Mushrooms are the one exception as the recent rains coaxed every variety out.  There are so many varieties that I think perhaps my next project will be to photograph and document them all. These opportunists spring from every morsel of decay. They are in every shape from the “classic” mushroom shape through ripples and waves that rival Chihuly. Colors range from lurid orange to brown on brown.  It’s as if some do everything to be seen and others do everything possible to be over looked. Mushrooms would indeed be a worthy project.

Several half-walks were all I’ve managed this week, though I was glad for them. Perfect weather is a gift to be appreciated.

The woods will change this weekend. I expect the hurricane will down every lightly rooted tree. It will cut deep gullies on what today are paths. It will wash debris down.  Parts of the old gravel road will simply disappear.

I wonder how the creatures will fare. Where will they go? I expect they will huddle up in a hollow of a tree, in the lee of a rock, anywhere they can simply ride it out. I wonder if we humans will do much better.  Some of us pay attention to the warnings and prepare the essentials of what we will need without electricity and running water. Others will pay no mind. Finally, what will be will be.

August 27, 2011

“It was a dark and stormy night.” That line always amused me. Tonight it will be true. Hurricane Irene is coming, though she is not so wrathful as once predicted. This morning though, it is merely gray and thickly humid. Anemic sunlight occasionally filters down.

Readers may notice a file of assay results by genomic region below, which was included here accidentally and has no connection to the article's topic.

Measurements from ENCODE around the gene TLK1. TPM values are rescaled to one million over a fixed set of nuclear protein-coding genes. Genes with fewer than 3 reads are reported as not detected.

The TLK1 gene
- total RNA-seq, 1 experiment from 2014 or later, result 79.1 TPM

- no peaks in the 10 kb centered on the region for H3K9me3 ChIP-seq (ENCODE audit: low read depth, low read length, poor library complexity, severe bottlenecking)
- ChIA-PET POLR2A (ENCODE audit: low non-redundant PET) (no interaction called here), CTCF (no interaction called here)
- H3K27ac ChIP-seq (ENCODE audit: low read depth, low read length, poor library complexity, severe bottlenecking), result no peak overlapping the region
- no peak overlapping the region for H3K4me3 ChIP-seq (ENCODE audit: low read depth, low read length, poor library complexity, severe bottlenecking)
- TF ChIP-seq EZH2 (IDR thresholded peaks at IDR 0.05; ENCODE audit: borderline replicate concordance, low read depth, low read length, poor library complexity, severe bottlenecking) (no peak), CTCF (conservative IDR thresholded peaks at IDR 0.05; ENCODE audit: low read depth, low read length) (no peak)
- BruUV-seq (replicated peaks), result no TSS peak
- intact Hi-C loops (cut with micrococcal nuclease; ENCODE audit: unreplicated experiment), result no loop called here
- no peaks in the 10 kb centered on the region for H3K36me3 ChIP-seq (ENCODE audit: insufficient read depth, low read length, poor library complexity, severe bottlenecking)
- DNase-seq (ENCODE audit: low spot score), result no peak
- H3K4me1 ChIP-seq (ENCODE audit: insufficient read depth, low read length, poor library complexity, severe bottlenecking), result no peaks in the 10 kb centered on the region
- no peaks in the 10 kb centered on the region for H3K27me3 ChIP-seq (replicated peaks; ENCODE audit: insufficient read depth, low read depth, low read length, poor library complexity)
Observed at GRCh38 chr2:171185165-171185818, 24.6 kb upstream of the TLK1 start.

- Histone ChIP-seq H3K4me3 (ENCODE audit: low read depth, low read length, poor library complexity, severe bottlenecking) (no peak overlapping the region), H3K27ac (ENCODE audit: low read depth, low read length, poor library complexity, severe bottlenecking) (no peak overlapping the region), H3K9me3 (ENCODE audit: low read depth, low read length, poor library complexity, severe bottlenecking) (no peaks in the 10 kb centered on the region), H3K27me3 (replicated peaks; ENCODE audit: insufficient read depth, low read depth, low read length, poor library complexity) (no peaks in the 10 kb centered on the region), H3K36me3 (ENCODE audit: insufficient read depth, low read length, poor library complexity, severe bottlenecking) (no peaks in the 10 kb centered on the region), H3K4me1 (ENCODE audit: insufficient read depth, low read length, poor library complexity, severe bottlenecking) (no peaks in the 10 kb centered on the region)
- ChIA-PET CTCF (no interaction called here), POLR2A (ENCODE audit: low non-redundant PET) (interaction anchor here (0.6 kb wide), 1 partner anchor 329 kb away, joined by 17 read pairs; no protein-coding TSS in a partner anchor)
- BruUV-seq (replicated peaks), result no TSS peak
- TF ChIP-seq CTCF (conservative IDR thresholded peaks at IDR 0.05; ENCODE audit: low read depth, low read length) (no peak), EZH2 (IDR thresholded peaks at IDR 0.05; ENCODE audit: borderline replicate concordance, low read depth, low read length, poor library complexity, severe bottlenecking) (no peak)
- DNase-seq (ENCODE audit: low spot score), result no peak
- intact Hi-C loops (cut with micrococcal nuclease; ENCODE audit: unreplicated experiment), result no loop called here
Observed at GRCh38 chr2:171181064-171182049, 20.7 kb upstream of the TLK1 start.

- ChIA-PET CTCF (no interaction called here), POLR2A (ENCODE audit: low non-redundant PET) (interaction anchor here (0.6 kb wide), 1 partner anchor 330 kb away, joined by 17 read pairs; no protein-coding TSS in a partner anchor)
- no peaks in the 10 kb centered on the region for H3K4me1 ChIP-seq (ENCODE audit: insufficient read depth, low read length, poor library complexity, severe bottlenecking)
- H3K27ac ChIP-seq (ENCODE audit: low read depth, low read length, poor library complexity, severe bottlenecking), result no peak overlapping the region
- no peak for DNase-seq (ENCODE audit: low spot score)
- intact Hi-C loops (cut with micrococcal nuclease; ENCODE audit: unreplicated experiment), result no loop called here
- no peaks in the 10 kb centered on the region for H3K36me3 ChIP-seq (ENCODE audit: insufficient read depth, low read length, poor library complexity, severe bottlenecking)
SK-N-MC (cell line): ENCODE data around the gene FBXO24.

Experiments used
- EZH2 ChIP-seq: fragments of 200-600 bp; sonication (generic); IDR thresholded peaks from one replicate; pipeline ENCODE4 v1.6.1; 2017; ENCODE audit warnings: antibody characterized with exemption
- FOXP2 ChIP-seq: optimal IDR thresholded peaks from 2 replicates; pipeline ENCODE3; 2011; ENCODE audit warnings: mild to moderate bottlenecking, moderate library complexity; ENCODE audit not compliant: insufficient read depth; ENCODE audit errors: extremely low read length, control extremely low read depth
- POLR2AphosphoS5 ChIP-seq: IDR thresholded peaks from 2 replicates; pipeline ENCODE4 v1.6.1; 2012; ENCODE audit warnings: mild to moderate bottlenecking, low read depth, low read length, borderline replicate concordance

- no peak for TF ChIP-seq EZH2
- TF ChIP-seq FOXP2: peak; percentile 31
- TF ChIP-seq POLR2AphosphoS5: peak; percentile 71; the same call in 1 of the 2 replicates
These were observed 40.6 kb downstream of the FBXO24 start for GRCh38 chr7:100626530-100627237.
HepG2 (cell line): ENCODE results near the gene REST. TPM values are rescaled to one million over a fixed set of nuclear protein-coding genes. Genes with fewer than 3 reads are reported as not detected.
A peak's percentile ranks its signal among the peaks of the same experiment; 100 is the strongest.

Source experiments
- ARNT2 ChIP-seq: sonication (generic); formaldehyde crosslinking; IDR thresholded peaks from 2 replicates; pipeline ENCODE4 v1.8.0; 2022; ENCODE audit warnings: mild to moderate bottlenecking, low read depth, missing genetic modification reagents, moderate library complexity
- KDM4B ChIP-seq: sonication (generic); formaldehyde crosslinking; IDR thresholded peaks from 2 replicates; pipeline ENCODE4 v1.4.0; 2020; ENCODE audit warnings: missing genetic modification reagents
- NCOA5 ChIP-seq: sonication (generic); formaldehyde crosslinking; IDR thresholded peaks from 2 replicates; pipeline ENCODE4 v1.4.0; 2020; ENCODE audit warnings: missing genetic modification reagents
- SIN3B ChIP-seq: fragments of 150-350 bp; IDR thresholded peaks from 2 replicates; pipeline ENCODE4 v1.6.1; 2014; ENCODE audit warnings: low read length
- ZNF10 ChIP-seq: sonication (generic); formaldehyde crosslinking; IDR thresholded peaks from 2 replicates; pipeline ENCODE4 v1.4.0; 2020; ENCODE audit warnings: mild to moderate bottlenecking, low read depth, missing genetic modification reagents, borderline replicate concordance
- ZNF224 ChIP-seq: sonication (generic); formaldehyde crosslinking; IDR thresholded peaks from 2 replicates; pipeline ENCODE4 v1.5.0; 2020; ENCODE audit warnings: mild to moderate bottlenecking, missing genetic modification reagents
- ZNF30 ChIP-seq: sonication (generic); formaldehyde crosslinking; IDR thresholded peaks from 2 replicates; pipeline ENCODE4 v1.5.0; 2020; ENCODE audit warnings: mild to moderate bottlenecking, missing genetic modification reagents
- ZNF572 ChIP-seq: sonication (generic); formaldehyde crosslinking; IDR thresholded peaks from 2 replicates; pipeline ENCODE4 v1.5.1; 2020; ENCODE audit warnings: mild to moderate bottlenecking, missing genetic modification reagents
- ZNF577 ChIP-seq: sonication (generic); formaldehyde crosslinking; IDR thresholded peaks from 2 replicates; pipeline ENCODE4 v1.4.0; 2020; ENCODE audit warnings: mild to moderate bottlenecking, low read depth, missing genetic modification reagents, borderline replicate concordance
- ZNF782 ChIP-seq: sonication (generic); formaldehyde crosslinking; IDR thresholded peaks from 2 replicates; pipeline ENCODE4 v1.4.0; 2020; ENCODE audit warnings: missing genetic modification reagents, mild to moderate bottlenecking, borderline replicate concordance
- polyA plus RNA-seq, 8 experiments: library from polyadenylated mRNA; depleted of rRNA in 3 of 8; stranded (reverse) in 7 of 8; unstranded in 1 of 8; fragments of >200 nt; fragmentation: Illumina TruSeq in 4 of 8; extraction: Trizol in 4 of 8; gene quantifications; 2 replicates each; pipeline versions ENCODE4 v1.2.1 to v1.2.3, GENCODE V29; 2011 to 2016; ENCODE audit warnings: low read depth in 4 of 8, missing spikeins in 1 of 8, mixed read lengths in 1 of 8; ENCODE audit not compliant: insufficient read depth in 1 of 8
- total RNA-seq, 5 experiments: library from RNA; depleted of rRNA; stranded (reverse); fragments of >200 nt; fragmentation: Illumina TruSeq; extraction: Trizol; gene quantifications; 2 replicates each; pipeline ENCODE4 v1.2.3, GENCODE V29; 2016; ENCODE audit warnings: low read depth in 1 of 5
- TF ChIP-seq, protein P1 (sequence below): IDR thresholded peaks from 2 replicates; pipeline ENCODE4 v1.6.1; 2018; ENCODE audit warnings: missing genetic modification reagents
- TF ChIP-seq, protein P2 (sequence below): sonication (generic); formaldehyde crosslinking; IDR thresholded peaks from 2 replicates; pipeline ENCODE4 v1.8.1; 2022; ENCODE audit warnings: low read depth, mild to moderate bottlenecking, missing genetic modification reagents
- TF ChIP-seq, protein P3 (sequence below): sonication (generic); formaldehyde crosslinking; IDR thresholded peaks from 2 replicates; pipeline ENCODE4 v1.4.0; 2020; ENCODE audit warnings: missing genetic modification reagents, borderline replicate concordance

An art teacher once adamantly maintained that shadows were never black and furthermore, that black did not occur in nature. He is most profoundly wrong. He had never walked the woods on a dark and stormy night. Nor had he observed the insidious advance of black fungus through Pennsylvania.  Only Pizarro ever got it right; the shadows in his trees were black.

Good luck woodland friends. May you weather the storm.

August 29, 2011

Wind and water carved a new landscape. Plenty of expected differences happened. Trees were downed, grasses flattened and leaves littered the ground. The force of water carved channels into trails some eighteen inches deep—the inch of dark loam contrasted sharply with the tan clay beneath. All of that I expected. I was shocked by the complete change of ecology in the main creek. Where it once meandered through rocks was now dammed to form a waterfall. The pool moved down stream and a new channel flowed past the roots of the downed patriarch.  That huge beech had fallen years ago and is slowly giving way to the thousand cuts of natural decay. Now it shelters a pool in the depression where its roots once held ground.